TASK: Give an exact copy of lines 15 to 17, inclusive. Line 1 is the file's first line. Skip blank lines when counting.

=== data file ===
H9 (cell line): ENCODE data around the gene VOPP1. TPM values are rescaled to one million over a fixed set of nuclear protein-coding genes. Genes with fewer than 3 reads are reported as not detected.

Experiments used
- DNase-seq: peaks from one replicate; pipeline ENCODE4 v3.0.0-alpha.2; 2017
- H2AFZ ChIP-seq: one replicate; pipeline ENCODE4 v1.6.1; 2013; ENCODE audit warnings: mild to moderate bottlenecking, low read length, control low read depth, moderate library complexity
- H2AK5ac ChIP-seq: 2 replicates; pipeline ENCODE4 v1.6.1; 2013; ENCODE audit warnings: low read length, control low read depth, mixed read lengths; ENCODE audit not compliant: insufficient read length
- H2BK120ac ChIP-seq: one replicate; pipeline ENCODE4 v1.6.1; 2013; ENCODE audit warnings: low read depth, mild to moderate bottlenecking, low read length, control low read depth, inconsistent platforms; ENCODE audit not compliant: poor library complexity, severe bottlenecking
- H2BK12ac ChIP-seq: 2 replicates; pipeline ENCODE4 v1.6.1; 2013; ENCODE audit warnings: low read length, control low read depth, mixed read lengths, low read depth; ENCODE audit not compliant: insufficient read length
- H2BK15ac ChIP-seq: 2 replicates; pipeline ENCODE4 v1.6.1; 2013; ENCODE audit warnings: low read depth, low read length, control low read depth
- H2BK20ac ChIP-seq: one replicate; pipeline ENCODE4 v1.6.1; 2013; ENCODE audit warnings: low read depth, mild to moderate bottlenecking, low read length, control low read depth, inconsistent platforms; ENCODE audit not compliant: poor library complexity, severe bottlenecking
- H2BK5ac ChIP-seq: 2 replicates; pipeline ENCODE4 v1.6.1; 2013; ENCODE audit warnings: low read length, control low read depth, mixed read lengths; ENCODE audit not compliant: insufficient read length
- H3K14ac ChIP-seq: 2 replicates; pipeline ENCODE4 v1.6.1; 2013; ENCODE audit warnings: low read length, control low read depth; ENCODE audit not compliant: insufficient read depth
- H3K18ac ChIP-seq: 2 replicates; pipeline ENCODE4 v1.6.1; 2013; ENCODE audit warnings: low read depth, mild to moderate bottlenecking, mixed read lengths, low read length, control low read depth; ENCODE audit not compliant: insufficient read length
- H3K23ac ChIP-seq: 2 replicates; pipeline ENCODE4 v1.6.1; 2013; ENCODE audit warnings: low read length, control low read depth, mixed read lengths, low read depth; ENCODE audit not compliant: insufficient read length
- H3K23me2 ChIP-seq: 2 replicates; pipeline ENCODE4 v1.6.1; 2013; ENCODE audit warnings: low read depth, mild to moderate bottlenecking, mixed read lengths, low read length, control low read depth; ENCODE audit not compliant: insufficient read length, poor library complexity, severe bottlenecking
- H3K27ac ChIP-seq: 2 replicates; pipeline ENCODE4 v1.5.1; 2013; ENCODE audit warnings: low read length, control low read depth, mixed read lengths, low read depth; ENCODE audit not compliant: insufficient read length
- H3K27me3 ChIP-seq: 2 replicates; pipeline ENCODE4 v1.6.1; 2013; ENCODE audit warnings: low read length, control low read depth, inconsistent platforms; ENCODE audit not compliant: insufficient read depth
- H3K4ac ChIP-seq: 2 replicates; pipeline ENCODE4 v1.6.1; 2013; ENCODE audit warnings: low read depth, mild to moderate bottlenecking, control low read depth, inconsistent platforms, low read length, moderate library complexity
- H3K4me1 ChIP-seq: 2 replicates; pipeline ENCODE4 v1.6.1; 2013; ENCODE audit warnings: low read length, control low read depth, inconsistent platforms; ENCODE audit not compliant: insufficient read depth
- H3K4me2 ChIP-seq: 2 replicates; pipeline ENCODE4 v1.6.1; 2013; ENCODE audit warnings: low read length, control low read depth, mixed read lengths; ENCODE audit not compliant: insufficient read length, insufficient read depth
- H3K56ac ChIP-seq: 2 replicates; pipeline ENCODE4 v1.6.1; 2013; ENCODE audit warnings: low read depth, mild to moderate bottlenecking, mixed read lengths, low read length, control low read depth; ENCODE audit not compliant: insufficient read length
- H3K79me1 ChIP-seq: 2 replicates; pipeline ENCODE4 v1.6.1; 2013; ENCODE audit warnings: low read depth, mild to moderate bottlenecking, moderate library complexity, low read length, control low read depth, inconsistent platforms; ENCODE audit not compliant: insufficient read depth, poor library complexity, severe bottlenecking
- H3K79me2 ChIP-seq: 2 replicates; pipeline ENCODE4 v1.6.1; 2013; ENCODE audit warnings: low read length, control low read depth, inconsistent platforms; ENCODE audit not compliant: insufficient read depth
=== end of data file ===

- H3K27ac ChIP-seq: 2 replicates; pipeline ENCODE4 v1.5.1; 2013; ENCODE audit warnings: low read length, control low read depth, mixed read lengths, low read depth; ENCODE audit not compliant: insufficient read length
- H3K27me3 ChIP-seq: 2 replicates; pipeline ENCODE4 v1.6.1; 2013; ENCODE audit warnings: low read length, control low read depth, inconsistent platforms; ENCODE audit not compliant: insufficient read depth
- H3K4ac ChIP-seq: 2 replicates; pipeline ENCODE4 v1.6.1; 2013; ENCODE audit warnings: low read depth, mild to moderate bottlenecking, control low read depth, inconsistent platforms, low read length, moderate library complexity